Coaching Your Kids in Sports and Extracurricular Activities

Many parents – especially fathers – enjoy coaching their kids’ sports teams and leading childrens’ scout trooops. It is a great way to get to know your child in a social environment, and to actively involve yourself in your child’s life outside the home. Sports and other extracurricular activities are vehicles by which your child learns how to interact with other people and how to observe the fairness of games and activities. They learn valuable childhood lessons during these activities, and who could blame you for wanting to be a part of it?

Some children are excited about the prospect of having Mommy or Daddy involved in their activities, and others fight against it as though it were the worst thing in the world. I was a member of the latter group of kids because I wanted to express my independence and learn how to handle myself without the watchful eyes of my parents. I’m sure I hurt their feelings in my adamency on the issue, but they respected my feelings once I reached a certain age.

If you are thinking about coaching or leading an activity, it’s important to talk with your kids and determine their feelings. Find out how they react to the prospect if your involvement, and ask why they feel the way that they do. Your decision on the issue is entirely up to you, but it is still a good idea to ask your children what they think.

But not matter how they feel, there are a few guidelines that you should follow when coaching and leading activities. These guidelines will help create a better relationship between you and your child, and prevent any problems from arising in the future.

1. Treat your child exactly the way you treat the other children.

As an authority figure, it is your job not to play favorites, which includes your child. If you favor your child above the others, you will create tension in the team or group, and the other players will become hostile toward your child for getting the advantage. It isn’t that you should pretend that you aren’t a parent, but choose teams fairly and give everyone an equal opportunity in the activity.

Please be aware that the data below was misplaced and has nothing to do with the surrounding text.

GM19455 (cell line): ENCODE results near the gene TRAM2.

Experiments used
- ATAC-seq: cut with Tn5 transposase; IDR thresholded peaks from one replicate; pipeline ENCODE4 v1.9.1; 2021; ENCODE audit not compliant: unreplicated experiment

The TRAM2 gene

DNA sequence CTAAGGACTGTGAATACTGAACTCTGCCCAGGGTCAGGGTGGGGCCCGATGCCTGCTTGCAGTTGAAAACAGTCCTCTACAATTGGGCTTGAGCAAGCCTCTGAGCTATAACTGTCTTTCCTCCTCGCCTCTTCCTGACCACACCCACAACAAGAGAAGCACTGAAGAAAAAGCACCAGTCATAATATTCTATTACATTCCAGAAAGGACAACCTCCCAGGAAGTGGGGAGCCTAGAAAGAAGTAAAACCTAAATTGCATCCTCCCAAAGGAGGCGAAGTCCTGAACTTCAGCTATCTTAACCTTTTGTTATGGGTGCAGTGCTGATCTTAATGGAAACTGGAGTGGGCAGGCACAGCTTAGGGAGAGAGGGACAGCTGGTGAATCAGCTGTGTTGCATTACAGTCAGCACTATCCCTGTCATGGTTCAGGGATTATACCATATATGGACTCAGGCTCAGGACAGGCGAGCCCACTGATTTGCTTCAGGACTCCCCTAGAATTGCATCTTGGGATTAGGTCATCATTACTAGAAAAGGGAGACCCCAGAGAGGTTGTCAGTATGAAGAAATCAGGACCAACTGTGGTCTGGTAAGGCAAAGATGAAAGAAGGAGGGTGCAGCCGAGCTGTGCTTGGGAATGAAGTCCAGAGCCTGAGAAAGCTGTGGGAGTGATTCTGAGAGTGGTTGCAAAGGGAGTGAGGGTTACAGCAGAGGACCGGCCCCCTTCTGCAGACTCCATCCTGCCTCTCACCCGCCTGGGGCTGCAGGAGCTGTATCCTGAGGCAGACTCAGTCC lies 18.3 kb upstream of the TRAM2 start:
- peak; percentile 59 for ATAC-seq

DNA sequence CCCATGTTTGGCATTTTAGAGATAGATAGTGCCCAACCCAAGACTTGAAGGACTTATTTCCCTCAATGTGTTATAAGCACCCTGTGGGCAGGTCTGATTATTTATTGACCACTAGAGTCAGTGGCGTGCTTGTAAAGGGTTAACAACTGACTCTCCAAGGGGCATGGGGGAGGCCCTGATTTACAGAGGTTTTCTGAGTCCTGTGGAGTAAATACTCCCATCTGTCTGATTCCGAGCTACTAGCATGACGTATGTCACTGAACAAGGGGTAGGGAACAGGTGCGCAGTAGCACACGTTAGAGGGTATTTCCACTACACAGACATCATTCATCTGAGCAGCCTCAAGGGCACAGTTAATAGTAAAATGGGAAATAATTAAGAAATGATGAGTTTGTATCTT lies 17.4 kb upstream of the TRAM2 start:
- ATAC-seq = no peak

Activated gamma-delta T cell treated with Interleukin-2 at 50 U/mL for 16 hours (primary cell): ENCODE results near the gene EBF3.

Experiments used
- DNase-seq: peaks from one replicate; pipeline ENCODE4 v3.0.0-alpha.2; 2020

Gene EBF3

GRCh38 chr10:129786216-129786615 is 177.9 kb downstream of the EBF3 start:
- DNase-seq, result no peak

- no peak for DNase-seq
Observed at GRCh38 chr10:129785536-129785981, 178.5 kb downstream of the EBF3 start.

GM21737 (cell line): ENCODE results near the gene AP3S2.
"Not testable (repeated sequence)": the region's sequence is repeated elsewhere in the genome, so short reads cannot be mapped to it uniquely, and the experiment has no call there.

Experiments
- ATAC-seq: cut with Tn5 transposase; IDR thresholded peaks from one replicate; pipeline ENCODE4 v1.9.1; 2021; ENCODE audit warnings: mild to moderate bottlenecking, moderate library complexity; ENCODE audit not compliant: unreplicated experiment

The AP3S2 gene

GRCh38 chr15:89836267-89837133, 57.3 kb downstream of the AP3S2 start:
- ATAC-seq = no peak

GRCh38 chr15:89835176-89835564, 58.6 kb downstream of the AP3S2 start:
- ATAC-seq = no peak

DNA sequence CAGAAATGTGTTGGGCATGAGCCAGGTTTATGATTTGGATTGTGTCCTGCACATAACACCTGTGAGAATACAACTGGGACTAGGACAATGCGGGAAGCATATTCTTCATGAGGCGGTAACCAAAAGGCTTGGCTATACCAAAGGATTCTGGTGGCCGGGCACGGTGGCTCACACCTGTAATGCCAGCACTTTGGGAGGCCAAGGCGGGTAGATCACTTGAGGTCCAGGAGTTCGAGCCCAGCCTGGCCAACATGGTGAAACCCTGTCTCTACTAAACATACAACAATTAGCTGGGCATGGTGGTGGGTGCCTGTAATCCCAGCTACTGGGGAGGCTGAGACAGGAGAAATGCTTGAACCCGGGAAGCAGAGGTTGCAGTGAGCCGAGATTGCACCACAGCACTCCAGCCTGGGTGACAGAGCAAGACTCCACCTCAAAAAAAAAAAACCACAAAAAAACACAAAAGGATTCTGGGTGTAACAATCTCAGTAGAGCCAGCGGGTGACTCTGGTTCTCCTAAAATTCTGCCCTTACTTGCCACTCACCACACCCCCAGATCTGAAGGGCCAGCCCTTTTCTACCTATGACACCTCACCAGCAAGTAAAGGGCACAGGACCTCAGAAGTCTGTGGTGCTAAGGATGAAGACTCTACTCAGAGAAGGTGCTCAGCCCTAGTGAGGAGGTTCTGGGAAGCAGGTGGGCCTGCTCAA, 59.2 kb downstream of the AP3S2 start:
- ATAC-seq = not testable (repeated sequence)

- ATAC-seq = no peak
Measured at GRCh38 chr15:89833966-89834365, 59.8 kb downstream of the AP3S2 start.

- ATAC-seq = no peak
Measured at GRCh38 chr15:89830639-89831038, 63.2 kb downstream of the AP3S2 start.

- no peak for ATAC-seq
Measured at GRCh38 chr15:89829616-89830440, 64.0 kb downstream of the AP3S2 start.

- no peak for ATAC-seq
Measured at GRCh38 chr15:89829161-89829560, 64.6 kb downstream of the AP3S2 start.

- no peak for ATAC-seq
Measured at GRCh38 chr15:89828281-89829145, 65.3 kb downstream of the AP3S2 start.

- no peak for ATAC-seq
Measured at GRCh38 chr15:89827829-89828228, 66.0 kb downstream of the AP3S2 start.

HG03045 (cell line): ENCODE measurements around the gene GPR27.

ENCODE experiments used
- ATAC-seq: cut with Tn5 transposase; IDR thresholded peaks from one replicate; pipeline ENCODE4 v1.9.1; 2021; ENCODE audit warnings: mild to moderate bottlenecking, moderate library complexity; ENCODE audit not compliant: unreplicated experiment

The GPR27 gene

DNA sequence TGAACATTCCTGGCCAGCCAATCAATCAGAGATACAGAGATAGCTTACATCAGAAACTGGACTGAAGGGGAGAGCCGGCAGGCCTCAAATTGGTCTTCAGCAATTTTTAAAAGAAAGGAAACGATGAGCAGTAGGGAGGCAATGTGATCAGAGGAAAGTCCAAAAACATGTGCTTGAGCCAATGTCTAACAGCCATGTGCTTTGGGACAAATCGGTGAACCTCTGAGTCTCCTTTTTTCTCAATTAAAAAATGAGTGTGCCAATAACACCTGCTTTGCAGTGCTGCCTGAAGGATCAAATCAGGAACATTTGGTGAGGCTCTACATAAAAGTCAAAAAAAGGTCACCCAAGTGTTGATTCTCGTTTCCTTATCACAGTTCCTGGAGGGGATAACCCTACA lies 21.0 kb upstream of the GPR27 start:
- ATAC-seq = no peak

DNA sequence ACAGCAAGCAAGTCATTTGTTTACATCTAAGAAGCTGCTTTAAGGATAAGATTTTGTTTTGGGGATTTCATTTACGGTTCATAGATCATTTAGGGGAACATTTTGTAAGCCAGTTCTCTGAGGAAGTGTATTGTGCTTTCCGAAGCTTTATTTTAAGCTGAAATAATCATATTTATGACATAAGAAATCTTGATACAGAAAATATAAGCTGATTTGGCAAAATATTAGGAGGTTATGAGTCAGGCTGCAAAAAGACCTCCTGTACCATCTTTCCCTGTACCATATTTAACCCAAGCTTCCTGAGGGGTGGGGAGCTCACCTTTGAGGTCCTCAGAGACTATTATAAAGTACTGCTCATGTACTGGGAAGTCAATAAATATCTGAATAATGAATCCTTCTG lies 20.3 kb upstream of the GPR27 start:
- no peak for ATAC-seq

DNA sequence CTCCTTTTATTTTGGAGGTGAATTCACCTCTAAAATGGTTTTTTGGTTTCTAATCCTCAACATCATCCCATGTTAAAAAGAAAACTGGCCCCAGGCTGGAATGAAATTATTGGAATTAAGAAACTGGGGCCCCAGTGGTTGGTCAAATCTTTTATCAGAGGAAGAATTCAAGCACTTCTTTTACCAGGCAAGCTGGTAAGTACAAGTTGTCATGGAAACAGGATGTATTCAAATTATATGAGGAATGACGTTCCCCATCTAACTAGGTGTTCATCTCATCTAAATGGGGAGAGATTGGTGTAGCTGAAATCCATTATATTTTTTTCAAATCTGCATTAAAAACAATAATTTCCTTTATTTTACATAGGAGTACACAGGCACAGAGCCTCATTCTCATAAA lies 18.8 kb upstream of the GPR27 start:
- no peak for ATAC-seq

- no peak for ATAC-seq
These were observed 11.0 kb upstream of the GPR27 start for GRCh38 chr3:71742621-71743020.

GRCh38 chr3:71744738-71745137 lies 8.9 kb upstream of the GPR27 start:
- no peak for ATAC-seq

2. Make time for the activity.

There is nothing worse for a child than to have their parent fail their team. If you commit to coaching or leading, ensure that you can meet every obligation and that you have time in your busy schedule to stay active with the group. If you think that you might have conflicts with time, then wait for another opportunity.

3. Enjoy the activity.

If you want to coach your son’s basketball team, but you hate the sport, then you probably won’t be very good at it, and you will make your son miserable. Coaching a sport just to have time with your child isn’t the right way to go. If you want to help with an activity or sport, make sure that it’s something that you enjoy and that you are knowledgable about.

4. Don’t tell lots of stories.

If you spend half of practice regailing the group with stories from your childhood and how you played the sport, then your child will be embarassed. Keep it completely focused on the kids during the activity, and save your stories for the home. It will make for a better relationship with your child and a higher team morale.

5. Be prepared to deal with other parents.

Even if you coach or lead fairly, be prepared for angry phone calls accusing you of playing favorites. Unfortunately, parents are often more passionate about kids’ activities than the children, and you should be cognizant of what you are getting yourself into. Keep your cool and handle every situation calmly.

6. Cultivate the talent of every child.

Your job as a coach or leader is to assist everyone with their talents and to encourage everyone to work and play better. It is not your job to be your child’s personal cheerleader, or to spend more time cultivating their talents than those of the other kids. Talk with your child about this, and make sure that he or she is comfortable with the scenario.

7. Never take practice home.

If you have a bad practice, or if things went poorly at the scout meeting, leave it on the field or in the community center. You can’t punish your child for the problems with activities, and you shouldn’t make them feel like home isn’t an escape. Home should be a place where your child feels safe and welcome, not a continuation of soccer practice.

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